Sep 27, 2016 - Blog by |

Pursuant to federal regulations and franchise laws in various states around the country, before selling a franchise, the franchisor must provide the potential buyer with a Franchise Disclosure Document (or “FDD”). Each franchisor’s FDD must closely follow a format that includes:

  • A Cover Page
  • A table of contents
  • Specific information broken out into 23 “Items”
  • Exhibits (including a copy of the franchisor’s standard franchise agreement)

While understanding your franchise agreement needs to be a top priority, it is also important to critically assess the information contained in Items 1 through 23. In a series of three articles, we will summarize what you can (or should) expect to see when you open up your franchisor’s FDD.

Item 1: The Franchisor and Any Parents, Predecessors and Affiliates

What You’ll Find

Along with general business information (like the franchisor’s name and address), Item 1 must contain: a description of the franchise business, the general market for the franchise system’s products or services, disclosures regarding the franchisor’s franchising history and whether it operates any company-owned outlets, and information about competition and industry-specific laws.

Why You Care

While Item 1 disclosures tend to be pretty general, prospective franchisees can uncover some key information in Item 1. For example, if the franchisor has a prior history in franchising (especially an unsuccessful one) or if the industry has unique legal requirements, this is certainly something you will want to know going into your franchise opportunity.

Item 2: Business Experience

What You’ll Find

A five-year employment and business experience summary for each of the franchisor’s owners, officers, directors, and operations or sales managers.

Why You Care

If you are like most people, part of the reason you are considering a franchise is because you want to benefit from the franchisor’s experience and expertise. Knowing what the franchisor’s officers and key personnel have (or haven’t) done in the past can be important to making an informed decision about whether a particular franchise opportunity is a sound investment.

Item 3: Litigation

What You’ll Find

Disclosures regarding whether the franchisor, any of its related companies or any individual identified in Item 2 is or has been a party to relevant litigation.

Why You Care

Generally speaking, what you want to see in Item 3 is a “negative disclosure” (in other words, the franchisor does not have any relevant litigation to disclose). If a franchisor has litigation disclosures in Item 3, you need to find out more.

Item 4: Bankruptcy

What You’ll Find

Bankruptcy disclosures similar to the litigation disclosures in Item 3.

Why You Care

Similar to litigation disclosures in Item 3, affirmative bankruptcy disclosures in Item 4 are rare. It is critical that your franchisor have financial stability, so you will certainly want to investigate if a franchisor discloses a bankruptcy in Item 4.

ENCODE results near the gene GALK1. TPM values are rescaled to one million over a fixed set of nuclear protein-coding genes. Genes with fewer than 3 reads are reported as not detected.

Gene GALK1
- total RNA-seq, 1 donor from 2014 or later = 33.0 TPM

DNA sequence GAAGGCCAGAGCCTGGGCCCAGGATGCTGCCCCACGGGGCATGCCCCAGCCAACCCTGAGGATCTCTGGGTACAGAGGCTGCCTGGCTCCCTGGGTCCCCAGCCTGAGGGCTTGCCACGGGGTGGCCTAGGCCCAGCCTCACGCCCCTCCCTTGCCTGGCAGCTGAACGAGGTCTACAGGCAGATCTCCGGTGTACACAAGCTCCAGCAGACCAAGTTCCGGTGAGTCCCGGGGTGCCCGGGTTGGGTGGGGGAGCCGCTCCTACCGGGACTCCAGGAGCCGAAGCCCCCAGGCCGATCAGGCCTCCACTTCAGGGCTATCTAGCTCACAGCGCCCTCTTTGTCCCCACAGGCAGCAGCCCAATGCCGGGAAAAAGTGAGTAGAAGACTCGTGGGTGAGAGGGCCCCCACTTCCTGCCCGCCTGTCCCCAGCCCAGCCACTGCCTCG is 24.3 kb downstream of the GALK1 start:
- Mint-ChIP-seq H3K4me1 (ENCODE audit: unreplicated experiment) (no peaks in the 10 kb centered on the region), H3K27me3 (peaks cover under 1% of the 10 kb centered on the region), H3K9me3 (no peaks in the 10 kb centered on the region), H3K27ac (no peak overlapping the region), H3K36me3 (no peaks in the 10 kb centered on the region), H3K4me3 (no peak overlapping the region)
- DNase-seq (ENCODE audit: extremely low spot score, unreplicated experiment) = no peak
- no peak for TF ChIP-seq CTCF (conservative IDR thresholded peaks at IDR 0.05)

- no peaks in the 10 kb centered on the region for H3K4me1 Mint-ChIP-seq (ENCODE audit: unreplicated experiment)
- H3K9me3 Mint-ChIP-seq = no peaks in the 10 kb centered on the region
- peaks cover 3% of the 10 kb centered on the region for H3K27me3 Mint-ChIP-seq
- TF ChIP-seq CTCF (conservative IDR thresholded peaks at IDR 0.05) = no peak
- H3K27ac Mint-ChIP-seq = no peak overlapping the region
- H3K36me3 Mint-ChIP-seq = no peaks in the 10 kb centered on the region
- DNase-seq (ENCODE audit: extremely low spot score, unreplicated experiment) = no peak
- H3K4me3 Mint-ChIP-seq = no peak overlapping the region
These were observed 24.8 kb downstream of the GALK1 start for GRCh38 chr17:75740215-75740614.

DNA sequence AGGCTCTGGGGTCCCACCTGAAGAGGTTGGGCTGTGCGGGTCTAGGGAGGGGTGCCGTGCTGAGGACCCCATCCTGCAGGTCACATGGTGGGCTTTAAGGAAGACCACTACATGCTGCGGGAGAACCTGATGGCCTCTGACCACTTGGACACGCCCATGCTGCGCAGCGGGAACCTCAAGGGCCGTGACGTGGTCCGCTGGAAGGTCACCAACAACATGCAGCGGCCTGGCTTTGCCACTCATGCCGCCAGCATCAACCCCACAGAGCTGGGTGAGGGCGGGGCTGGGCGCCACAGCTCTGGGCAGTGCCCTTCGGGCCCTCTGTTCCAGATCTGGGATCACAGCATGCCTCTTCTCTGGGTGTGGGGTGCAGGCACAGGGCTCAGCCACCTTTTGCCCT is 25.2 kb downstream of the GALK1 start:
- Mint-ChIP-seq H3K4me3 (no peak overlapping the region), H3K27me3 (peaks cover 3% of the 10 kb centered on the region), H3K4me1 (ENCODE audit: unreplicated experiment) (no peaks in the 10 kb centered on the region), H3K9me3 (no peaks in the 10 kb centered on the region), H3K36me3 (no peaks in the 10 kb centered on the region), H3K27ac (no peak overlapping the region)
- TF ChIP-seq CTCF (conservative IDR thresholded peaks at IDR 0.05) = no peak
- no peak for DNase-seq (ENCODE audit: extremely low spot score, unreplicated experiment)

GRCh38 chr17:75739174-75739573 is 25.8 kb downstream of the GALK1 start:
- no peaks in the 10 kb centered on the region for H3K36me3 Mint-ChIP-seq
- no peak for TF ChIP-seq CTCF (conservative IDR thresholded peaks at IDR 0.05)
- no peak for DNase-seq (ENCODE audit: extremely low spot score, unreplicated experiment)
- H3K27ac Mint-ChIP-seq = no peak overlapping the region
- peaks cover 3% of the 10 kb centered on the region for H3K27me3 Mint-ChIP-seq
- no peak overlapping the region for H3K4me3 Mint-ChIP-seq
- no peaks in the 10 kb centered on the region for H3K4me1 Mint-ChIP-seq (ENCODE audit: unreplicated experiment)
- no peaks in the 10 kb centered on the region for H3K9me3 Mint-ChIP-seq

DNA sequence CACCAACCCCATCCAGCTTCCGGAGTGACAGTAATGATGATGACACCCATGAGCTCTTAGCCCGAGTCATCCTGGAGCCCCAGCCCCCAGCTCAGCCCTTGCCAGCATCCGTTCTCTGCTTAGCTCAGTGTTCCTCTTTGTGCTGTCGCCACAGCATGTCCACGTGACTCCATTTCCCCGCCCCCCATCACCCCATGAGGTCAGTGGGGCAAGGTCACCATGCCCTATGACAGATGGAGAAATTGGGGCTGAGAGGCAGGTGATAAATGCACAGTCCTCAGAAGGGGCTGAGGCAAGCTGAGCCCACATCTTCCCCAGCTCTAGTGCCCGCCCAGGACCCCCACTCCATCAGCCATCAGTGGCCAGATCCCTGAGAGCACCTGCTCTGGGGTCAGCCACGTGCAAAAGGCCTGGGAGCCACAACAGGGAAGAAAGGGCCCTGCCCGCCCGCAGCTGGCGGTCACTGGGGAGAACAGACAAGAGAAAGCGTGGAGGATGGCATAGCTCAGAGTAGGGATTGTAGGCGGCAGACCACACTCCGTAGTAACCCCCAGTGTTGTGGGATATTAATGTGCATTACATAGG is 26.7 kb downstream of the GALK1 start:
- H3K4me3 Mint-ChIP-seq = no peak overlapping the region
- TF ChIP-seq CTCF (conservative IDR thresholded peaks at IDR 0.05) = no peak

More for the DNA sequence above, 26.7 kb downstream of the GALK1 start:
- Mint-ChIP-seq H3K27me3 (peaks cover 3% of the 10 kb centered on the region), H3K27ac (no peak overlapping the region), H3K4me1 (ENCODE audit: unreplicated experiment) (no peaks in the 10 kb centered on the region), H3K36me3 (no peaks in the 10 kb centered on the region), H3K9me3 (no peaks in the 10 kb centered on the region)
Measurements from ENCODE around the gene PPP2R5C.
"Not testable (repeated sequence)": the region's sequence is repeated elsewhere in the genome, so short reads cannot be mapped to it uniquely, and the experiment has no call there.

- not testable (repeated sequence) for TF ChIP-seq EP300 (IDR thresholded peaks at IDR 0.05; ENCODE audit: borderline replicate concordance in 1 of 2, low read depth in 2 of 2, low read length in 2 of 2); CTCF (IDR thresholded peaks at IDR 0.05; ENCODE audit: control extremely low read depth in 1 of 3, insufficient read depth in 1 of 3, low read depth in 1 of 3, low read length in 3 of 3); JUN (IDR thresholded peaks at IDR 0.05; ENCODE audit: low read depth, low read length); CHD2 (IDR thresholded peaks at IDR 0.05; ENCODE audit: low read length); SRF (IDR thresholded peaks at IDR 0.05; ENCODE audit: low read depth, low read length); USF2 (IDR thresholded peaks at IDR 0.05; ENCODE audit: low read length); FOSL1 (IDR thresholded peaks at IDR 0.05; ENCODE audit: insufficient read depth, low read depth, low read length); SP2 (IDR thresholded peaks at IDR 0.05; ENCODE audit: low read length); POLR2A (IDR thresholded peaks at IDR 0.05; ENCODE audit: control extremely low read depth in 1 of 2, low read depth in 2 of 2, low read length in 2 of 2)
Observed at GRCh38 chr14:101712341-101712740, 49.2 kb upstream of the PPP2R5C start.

Item 5: Initial Fees

What You’ll Find

Disclosure of the initial franchise fee, any other initial fees (“fees and payments, or commitments to pay, for services or goods received from the franchisor or any affiliate before the franchisee’s business opens”) and whether any of the initial fees are refundable.

Why You Care

These are the initial fees you will need to pay to the franchisor. They should be both reasonable and justifiable in light of the opportunity being offered.

Item 6: Other Fees

What You’ll Find

A table that discloses the monthly royalty, advertising fund fee, renewal fees, transfer fees, and any other ongoing or future one-time payments imposed by the franchisor for itself or on behalf of a third party.

Why You Care

Once again, any fees payable to the franchisor should be firmly supported by the value of the franchise opportunity. Also note that any transfer or renewal fees (i) can significantly impair your ability to either get out of or renew your franchise, and (ii) may be negotiable.

Item 7: Estimated Initial Investment

What You’ll Find

A table that discloses training expenses, leasing costs, inventory requirements and any other expenses you are likely to incur before your franchise opens for business.

Why You Care

Like Items 5 and 6, this could probably go without saying. When it comes to investing in a franchise, the amount of your investment is obviously a top priority. Note that some franchisors provide more-detailed (and more-accurate) estimates than others, so you may want to speak with some current franchisees in order to validate your likely initial investment.

Speak with National Franchise Attorney Jeffrey M. Goldstein

Attorney Jeffrey M. Goldstein represents active and prospective franchisees nationwide. If you are considering a franchise opportunity, Mr. Goldstein can assist you in interpreting the franchisor’s FDD. For a fixed-fee franchise review, call the Goldstein Law Firm at (202) 293-3947 or contact us online today.

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